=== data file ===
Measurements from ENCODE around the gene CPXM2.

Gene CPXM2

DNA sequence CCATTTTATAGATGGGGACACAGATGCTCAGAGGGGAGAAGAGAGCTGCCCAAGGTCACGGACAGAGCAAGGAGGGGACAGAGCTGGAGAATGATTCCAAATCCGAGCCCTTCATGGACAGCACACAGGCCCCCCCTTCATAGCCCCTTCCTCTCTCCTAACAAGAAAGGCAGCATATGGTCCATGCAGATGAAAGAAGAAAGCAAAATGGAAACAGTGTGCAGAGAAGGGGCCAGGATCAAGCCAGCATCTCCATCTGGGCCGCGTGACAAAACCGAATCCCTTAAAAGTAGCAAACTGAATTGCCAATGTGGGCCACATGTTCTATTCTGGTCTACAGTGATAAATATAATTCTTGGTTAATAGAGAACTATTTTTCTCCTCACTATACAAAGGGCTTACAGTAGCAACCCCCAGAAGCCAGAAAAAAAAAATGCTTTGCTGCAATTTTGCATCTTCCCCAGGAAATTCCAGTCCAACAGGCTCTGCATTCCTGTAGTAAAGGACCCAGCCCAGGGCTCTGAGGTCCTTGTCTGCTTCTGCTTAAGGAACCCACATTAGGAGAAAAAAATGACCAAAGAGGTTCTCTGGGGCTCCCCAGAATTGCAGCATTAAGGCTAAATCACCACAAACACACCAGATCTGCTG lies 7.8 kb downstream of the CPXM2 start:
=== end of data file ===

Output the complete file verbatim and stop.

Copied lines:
Measurements from ENCODE around the gene CPXM2.

Gene CPXM2

DNA sequence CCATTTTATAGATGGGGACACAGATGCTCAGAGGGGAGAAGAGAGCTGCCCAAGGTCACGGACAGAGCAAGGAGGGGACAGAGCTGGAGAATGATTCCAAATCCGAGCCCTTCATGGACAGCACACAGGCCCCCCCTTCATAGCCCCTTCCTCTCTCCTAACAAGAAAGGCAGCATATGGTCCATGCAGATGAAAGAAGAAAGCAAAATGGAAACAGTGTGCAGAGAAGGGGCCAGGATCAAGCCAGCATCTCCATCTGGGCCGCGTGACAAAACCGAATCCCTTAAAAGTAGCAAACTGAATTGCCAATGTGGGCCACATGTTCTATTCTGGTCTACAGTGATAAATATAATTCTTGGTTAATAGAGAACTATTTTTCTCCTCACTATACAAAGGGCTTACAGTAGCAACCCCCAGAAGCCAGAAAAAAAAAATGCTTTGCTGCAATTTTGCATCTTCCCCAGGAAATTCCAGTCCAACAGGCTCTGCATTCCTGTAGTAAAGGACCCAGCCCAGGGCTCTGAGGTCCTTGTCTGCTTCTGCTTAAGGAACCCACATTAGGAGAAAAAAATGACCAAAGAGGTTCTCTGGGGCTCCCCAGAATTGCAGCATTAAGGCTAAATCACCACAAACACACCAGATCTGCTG lies 7.8 kb downstream of the CPXM2 start: